On a recently established web site called BBC Future, one of their staff writers, David Robson, earlier this month posted an essay entitled “How much does social class matter in Britain today.” He concludes that it does still matter but to a different extent than formerly. In his essay, he has occasion to cite Evelyn Waugh’s 1955 “Open Letter to the Hon. Mrs. Peter Robb (Nancy Mitford) on a Very Serious Subject”:
…writers have been ringing the death knell for the British class system since at least the early 20th Century. Writing an open letter to his friend Nancy Mitford, Evelyn Waugh claimed that “the vast and elaborate structure grew up almost in secret. Now it shows alarming signs of dilapidation.” His own novel Brideshead Revisited is itself an homage to the English nobility, which seemed to be crumbling along with the titular stately home.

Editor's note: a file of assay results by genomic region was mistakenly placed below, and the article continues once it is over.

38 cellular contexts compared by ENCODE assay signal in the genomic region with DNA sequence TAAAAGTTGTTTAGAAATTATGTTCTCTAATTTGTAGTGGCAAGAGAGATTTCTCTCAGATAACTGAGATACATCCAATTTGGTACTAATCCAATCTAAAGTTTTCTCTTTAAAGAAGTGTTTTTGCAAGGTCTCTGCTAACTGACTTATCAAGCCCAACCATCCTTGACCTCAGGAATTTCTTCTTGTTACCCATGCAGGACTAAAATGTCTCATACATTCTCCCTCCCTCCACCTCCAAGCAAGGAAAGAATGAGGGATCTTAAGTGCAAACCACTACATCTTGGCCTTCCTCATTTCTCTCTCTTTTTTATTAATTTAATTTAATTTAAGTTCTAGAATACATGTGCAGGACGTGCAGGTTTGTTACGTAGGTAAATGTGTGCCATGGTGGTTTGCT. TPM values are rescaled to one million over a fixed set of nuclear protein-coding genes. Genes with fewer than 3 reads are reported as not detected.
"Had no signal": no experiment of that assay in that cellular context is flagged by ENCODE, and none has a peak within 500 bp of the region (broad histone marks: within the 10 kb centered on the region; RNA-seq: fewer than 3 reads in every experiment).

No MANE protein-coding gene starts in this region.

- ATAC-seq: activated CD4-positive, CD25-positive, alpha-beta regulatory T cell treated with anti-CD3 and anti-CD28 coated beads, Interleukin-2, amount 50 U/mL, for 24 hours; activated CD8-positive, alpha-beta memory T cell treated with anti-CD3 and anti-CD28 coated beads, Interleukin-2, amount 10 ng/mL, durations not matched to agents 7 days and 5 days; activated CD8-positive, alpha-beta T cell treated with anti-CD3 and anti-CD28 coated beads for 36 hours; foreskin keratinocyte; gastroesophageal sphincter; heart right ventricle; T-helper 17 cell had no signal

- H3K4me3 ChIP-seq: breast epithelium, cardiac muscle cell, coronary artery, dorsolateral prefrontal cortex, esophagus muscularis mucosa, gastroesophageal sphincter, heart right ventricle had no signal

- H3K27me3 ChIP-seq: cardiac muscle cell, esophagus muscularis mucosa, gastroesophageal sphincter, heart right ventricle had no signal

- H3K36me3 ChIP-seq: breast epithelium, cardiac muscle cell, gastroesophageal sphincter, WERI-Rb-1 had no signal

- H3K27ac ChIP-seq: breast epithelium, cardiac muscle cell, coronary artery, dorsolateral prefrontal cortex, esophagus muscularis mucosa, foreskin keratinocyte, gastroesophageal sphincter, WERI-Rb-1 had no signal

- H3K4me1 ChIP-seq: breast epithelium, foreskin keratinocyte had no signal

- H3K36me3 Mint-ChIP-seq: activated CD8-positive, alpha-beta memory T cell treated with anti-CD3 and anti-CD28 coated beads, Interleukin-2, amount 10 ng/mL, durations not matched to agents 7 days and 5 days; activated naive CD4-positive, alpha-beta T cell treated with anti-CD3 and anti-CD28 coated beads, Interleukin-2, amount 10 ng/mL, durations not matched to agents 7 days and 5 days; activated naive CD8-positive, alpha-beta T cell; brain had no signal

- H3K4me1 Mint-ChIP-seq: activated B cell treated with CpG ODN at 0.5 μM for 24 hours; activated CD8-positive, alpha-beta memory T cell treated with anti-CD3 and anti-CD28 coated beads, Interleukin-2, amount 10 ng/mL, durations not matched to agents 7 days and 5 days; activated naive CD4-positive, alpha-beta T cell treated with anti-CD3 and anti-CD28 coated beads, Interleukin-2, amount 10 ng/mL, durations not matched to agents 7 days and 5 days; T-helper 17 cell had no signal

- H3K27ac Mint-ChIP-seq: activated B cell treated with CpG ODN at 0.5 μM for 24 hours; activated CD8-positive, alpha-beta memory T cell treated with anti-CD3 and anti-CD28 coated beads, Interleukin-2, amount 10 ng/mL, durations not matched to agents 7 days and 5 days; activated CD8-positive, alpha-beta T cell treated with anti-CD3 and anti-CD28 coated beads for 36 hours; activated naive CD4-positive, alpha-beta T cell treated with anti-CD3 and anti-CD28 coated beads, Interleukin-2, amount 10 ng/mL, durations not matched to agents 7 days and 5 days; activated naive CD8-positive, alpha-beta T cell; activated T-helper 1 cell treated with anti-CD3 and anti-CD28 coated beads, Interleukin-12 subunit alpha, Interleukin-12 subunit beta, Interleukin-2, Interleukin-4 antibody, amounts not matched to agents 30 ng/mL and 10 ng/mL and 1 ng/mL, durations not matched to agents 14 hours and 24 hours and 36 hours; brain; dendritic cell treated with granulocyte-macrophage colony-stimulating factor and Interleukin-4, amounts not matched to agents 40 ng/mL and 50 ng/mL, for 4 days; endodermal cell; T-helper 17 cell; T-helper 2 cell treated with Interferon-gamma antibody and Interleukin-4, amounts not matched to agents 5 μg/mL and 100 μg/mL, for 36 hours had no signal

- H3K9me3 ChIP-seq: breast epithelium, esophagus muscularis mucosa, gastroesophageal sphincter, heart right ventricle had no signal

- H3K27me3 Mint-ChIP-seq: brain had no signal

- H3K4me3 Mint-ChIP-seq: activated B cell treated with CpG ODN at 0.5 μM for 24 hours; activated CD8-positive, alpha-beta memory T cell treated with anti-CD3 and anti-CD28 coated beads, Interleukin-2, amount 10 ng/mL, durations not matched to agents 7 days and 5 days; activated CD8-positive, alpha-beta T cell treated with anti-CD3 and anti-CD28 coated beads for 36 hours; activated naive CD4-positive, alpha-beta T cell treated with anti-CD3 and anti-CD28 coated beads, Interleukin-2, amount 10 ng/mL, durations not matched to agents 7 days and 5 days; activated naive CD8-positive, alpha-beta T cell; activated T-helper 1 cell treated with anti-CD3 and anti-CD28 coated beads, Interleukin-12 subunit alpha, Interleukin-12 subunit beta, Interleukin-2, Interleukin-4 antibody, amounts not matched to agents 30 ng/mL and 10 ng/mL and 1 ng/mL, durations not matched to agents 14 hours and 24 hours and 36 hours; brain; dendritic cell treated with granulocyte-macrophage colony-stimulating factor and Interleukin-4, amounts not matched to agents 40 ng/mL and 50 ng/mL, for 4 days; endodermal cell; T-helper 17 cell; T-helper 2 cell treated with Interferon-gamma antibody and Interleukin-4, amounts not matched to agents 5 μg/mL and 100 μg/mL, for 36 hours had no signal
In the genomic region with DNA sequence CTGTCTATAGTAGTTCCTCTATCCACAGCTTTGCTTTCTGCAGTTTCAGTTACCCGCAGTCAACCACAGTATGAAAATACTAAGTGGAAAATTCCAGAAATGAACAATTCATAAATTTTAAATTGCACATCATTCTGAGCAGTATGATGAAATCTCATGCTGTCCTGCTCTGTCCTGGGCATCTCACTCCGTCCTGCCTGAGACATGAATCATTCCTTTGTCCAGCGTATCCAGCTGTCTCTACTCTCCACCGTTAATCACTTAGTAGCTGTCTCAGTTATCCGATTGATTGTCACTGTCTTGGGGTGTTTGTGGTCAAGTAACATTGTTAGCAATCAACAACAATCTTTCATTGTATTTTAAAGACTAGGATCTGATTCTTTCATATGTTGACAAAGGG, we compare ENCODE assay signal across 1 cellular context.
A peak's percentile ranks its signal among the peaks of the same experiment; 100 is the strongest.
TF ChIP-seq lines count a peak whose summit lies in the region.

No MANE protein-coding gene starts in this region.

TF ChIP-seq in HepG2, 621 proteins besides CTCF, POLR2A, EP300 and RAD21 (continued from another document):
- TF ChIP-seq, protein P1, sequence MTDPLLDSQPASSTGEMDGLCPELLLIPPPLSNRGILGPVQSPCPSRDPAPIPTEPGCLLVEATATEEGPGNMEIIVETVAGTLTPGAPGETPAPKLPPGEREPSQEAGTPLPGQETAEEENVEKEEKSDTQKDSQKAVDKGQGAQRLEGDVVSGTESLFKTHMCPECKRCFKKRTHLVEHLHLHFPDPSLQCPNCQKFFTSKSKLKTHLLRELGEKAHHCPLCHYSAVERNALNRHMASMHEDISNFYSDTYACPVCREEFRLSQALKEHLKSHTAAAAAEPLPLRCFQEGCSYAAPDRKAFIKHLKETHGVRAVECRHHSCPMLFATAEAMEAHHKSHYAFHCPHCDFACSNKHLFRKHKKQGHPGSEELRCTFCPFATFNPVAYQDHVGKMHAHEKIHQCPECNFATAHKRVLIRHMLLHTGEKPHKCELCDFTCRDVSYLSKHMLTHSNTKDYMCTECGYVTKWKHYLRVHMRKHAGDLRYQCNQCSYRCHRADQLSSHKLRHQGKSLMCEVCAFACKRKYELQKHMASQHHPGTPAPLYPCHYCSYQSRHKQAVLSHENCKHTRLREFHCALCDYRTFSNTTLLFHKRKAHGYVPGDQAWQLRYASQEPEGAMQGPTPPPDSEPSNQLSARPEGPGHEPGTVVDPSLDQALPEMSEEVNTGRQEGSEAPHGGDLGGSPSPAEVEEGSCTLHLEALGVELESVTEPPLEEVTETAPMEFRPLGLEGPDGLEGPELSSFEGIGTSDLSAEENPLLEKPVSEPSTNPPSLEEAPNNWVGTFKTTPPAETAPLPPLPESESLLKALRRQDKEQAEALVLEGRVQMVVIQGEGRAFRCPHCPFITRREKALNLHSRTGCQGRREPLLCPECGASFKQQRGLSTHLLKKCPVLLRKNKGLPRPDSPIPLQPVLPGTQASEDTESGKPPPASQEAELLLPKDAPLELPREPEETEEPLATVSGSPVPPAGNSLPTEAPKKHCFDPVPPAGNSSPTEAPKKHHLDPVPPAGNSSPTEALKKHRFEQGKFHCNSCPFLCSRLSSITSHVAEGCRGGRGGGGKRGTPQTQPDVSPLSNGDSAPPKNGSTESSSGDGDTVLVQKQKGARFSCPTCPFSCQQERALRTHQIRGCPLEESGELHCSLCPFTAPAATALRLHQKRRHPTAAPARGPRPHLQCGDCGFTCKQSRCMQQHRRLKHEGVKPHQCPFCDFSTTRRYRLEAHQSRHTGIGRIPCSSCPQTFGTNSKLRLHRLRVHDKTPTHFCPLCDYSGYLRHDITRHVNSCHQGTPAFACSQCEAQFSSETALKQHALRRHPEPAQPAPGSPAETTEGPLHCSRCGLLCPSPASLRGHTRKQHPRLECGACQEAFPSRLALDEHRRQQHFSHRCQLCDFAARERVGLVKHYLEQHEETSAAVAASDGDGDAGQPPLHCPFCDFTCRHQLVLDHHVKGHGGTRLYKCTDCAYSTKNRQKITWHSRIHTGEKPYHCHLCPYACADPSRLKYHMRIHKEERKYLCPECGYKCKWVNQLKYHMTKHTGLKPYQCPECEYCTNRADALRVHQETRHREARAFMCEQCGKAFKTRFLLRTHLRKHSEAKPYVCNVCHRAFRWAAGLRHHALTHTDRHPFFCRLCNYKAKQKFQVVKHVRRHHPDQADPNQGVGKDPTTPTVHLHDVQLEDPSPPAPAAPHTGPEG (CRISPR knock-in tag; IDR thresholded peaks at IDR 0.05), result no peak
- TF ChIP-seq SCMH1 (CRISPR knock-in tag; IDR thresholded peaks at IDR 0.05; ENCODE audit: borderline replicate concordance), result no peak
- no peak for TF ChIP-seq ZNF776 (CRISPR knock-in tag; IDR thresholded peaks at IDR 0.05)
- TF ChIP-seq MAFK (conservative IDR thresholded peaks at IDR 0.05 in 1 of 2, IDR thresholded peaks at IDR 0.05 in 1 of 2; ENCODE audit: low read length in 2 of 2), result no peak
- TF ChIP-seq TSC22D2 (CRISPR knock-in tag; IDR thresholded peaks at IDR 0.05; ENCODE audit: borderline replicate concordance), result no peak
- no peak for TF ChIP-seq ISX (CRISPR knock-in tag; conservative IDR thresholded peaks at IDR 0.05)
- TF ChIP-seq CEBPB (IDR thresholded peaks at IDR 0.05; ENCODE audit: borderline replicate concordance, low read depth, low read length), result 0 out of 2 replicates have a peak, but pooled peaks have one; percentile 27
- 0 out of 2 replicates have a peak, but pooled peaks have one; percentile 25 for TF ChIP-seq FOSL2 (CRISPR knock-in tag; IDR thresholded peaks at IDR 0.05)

But although the structure of the class system may have changed since Waugh’s day, there are still very clear strata in our society, each with different levels of social, cultural and economic capital. Considering factors like education, salary, professions, and household ownership, the BBC’s own Great British Class Survey discovered seven distinct classes in total, with an elite (representing roughly 6% of the population) residing above a wide spectrum of working and middle classes.
The quote comes from near the beginning of Waugh’s “Open Letter” that appeared first in Encounter magazine (December 1955). It was later reprinted in the 1956 collection of essays edited by Nancy Mitford and entitled Noblesse Oblige and is also included in Waugh’s collected Essays, Articles and Reviews (p. 494).